Another example, the family tells with great pride that my 
great-great-great grandmother was instrumental in the "outing" of one of 
the prominent maskilim in Vilkomir - something that would have been 
difficult if she had not had not had a public role.

I guess what i am saying is are you even so sure that you know what 
really went on in the Lita of the nineteenth and early twentieth century?
The stories i hear, there were all these amazing prominant public women 
out there doing things that nobody today knows anything about. 
Unfortunately all that in most cases has survived of that period are 
books, and yes these women didn't write sfarim  -so they haven't been 
remembered -just as the prominant men who didn't write sfarim haven't been 
remembered (for example can you name the name of one of the first Jewish 
magistrates in Lita - I can, but only because I am interested in the 
family Luntz). But that doesn't mean there weren't all sorts of public
men of the time besides the Vilna Gaon and the Chofetz Chaim, but very 
few people know their names or what they did, and the same goes for the 

> The fact remains that we know that the Vilna Gaon and the Chofets Chaim
> had wives who supported their husbands, but we know next to nothing of
> their personal achievements and aspirations.  Now taking the two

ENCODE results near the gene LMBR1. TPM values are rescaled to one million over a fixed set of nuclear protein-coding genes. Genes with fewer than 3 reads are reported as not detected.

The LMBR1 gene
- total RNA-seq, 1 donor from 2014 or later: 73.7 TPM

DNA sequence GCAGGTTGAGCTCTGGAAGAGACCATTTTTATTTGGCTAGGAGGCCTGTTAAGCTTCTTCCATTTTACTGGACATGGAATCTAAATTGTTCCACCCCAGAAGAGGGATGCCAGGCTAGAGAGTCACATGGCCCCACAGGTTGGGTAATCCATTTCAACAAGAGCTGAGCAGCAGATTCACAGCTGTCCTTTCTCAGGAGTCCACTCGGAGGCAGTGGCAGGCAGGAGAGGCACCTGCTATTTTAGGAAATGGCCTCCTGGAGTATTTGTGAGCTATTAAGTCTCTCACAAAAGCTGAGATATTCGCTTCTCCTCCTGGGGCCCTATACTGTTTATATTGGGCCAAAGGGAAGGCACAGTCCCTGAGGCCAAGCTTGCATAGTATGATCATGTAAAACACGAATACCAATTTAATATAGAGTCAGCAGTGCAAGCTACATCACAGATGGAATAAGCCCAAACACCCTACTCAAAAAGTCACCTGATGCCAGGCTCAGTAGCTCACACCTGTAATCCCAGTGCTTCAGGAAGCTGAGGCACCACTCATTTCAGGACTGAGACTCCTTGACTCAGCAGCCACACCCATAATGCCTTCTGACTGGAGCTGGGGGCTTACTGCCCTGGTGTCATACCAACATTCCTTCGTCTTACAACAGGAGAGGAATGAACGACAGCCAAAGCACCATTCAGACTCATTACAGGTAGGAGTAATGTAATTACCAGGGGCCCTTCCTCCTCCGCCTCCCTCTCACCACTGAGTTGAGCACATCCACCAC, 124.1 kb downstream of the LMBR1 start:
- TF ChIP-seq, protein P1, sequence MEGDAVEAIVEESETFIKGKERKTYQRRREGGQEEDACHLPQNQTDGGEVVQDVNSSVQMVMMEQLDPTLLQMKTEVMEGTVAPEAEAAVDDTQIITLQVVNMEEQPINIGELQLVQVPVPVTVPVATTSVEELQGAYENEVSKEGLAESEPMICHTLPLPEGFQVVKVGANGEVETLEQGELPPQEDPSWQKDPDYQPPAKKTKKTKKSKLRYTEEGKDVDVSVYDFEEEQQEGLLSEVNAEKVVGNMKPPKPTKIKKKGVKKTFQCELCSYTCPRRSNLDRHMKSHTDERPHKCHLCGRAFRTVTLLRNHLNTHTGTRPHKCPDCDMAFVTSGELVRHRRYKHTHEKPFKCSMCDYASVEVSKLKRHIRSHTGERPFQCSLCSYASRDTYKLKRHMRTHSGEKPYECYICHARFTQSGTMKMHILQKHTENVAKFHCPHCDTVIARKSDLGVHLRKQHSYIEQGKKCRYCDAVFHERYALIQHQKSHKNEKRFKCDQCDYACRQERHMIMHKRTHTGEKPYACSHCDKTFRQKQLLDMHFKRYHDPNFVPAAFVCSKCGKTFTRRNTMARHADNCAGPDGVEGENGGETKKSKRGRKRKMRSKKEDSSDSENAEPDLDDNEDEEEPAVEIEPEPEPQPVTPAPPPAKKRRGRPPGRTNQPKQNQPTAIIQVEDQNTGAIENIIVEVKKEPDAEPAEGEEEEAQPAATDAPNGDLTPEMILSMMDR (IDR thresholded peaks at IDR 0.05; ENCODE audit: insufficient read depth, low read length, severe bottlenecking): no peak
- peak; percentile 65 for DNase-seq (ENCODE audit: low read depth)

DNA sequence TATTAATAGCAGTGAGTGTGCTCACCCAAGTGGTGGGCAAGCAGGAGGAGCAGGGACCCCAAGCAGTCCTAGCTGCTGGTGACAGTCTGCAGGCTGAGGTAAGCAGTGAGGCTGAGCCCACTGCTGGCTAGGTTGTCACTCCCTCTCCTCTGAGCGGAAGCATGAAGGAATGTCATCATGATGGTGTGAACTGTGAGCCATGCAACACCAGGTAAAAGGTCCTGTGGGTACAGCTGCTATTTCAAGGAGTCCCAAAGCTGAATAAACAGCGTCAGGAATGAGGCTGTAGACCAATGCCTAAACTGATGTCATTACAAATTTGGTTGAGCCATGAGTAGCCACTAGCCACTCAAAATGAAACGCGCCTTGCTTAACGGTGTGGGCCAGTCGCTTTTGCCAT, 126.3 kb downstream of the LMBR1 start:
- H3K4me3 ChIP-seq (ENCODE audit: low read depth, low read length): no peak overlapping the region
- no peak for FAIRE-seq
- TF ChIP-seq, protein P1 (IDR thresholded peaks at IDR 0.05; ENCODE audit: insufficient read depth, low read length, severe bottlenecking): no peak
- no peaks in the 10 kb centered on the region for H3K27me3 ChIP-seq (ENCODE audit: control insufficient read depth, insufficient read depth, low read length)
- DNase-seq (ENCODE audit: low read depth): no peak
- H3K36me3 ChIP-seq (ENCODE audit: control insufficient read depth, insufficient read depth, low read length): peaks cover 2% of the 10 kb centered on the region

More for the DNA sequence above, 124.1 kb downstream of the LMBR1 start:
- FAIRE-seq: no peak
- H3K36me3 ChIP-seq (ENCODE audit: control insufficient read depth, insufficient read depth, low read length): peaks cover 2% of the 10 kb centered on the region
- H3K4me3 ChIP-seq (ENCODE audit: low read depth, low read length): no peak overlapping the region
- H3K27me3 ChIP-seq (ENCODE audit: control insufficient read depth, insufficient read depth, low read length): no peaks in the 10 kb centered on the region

> extremes, either these nashim tzidkaniyot (righteous women)

BTW why don't we at least have some names here - the Vilna Gaon's second 
wife was born Gittel Luntz (unfortunately she is too early for me to 
have any oral history, - it is not even clear to me if her tree and 
mine interlink, even though she came from the same town my grandfather 
came from). - Anybody out there know the names of the other women being 

> were
> satisfied with their roles, or their husbands - both of whom were
> innovators par excellence, and who could not be accused of bowing to the
> expectations of a myopic society - "overruled" their wives aspirations
> and ruled that they were out of place, and that they should be happy
> with their lot.

Or alternatively, there was more scope for women to do things within 
Jewish parameters, and they did them. Classic example - again from 
my family. While there was this whole debate raging a generation later 
about beis yaakov schools and should we be teaching women - it seems to 
have been pretty standard practice for the Rebbaim of my family to hire 
tutors for their daughters (I don't know whether they did teach them 
gemorra, but they certainly taught them tanach  - although I only know 
this because one of the women from my extended family was known for knowing
the whole of the tanach with m'forshim by heart - but she never wrote a 
book see, so it is not generally known, any more than it would be known 
about the men who never wrote sforim). And certainly as evidienced by 
my Uncle the Netziv, certain women in rabbinical circles did know 
gemorra. So in many ways all we have done 
in the modern world is give all girls the kind of access that only girls